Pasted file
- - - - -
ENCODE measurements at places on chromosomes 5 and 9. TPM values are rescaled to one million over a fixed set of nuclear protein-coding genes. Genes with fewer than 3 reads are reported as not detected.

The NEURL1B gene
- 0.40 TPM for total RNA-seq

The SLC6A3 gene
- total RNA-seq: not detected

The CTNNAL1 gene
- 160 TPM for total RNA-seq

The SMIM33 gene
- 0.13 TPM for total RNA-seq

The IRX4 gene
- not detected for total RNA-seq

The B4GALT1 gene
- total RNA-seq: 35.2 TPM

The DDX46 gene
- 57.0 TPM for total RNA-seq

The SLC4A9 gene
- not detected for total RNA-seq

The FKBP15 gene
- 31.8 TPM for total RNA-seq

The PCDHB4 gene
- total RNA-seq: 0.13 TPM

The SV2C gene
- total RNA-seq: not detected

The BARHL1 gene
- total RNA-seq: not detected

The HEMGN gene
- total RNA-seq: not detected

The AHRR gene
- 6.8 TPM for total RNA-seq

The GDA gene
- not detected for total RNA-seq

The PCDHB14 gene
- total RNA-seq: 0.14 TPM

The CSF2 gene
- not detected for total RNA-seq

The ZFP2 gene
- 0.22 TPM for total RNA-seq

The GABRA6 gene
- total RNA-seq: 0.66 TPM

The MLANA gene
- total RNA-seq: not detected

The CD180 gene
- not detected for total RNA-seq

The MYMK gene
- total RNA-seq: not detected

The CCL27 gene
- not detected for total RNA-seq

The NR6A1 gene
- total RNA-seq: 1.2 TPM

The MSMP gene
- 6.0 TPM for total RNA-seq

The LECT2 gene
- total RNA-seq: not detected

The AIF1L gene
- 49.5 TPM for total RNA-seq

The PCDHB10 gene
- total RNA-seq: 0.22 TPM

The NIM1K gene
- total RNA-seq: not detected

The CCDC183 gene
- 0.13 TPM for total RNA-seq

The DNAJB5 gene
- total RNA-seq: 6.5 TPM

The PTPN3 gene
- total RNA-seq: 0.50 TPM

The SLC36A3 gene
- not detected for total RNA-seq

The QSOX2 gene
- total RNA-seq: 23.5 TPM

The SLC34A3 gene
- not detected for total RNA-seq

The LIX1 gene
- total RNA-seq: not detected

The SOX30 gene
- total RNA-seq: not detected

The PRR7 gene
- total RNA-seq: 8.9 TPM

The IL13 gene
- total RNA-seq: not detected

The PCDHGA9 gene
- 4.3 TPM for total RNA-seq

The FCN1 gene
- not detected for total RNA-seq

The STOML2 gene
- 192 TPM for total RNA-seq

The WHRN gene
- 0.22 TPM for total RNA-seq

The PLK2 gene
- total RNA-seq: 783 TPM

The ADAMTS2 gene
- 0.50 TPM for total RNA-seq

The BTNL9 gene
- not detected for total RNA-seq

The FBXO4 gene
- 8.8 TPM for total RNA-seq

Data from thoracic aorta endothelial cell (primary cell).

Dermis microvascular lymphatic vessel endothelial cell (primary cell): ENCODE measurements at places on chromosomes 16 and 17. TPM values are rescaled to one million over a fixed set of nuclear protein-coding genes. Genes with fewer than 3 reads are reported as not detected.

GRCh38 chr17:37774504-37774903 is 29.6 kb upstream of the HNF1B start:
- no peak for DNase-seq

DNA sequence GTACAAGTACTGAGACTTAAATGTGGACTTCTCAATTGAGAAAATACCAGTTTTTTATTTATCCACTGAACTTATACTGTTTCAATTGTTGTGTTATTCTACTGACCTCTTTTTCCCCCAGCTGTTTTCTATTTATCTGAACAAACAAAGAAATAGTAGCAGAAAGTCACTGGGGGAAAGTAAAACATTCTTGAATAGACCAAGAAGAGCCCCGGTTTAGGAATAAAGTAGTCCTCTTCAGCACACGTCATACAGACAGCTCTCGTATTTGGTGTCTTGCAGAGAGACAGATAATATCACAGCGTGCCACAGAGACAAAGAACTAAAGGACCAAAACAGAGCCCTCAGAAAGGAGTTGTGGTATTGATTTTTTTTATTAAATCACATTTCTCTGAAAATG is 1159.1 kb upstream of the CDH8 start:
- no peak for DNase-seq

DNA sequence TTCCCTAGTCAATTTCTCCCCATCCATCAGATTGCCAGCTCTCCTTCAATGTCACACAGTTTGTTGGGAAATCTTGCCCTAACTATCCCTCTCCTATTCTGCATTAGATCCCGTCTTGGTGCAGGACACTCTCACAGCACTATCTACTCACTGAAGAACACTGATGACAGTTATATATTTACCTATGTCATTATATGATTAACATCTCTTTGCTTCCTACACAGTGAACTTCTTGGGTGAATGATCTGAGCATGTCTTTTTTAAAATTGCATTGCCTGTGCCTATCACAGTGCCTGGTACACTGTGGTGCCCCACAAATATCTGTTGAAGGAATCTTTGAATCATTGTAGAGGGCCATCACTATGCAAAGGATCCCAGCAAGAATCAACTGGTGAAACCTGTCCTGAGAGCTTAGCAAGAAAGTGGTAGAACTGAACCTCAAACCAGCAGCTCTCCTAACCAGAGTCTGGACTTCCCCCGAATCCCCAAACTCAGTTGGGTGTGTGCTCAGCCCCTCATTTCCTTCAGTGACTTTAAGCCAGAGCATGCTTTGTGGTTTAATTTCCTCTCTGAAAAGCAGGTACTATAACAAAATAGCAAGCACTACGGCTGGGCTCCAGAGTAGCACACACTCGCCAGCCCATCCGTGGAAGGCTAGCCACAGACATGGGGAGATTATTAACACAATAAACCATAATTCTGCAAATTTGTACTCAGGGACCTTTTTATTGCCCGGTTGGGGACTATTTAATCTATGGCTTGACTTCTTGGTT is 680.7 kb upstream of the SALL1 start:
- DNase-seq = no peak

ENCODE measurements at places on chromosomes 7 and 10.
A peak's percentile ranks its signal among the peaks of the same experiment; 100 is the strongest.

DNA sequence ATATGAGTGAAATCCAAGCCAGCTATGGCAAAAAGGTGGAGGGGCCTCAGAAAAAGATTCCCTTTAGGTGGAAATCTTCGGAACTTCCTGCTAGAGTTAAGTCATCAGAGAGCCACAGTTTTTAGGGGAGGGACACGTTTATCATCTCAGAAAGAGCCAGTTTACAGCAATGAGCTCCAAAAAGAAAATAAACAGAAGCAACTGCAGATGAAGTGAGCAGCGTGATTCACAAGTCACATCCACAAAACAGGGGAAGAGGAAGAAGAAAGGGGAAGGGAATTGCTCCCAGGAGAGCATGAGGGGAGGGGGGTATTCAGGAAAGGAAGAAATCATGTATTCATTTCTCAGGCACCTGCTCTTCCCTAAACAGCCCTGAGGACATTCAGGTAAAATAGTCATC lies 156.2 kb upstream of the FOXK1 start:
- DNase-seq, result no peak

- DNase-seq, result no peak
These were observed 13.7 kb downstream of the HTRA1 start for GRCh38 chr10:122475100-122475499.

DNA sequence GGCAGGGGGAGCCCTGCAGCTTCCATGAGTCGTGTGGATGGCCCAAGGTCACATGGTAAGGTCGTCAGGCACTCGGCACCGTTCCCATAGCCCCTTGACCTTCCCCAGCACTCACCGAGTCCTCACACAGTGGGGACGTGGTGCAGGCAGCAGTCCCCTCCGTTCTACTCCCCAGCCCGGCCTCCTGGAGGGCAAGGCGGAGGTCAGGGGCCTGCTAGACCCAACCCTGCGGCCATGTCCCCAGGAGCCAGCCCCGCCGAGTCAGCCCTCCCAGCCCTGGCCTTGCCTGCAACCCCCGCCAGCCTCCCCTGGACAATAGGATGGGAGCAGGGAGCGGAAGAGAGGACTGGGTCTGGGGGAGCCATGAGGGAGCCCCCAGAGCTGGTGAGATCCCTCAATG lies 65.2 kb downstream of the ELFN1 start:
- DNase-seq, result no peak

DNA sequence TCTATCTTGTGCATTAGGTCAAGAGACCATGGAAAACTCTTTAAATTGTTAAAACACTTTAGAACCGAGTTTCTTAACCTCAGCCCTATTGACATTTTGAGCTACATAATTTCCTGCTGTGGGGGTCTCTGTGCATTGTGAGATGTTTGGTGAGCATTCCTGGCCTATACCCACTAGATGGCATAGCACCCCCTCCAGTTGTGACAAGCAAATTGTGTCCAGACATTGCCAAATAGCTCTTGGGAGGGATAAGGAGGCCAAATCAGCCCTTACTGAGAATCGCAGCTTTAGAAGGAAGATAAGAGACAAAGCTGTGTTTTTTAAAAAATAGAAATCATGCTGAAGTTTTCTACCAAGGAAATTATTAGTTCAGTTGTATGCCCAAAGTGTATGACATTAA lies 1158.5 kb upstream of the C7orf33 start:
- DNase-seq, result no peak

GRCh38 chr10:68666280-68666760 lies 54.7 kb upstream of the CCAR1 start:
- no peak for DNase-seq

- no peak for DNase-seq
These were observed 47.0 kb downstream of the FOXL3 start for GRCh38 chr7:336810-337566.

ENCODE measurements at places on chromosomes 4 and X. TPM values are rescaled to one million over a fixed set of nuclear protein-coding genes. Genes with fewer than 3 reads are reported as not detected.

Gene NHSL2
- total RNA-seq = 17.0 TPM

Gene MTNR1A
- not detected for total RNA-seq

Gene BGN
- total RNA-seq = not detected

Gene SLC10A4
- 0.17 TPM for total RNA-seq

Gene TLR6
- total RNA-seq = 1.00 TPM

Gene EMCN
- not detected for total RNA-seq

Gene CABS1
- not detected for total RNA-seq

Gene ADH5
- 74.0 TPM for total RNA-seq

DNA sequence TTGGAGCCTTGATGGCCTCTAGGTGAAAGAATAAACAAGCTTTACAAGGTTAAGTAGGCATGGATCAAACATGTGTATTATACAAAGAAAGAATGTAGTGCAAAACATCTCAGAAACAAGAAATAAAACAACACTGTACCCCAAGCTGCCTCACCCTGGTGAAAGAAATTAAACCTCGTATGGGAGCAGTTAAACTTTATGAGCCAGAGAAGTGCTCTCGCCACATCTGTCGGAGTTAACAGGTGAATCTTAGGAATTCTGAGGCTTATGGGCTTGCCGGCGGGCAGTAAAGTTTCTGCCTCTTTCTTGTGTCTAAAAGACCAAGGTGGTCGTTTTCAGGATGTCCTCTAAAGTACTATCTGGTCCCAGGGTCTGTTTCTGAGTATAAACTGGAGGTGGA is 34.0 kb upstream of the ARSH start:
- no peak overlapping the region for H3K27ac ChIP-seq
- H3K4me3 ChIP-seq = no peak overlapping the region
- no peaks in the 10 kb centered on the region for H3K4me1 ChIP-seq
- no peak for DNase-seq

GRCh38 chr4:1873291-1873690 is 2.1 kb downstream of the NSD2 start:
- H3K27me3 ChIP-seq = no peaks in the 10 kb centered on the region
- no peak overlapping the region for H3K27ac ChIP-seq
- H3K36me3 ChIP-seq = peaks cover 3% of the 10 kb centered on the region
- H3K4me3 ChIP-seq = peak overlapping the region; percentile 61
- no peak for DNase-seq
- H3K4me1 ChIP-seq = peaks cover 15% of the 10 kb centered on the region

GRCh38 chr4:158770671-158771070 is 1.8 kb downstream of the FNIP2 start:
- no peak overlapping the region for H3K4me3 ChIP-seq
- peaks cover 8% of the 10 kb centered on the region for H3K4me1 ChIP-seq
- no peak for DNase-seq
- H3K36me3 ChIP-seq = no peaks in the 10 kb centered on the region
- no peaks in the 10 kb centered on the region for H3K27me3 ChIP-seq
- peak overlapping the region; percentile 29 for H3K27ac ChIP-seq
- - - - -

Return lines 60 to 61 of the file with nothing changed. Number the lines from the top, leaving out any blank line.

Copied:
The CCDC183 gene
- 0.13 TPM for total RNA-seq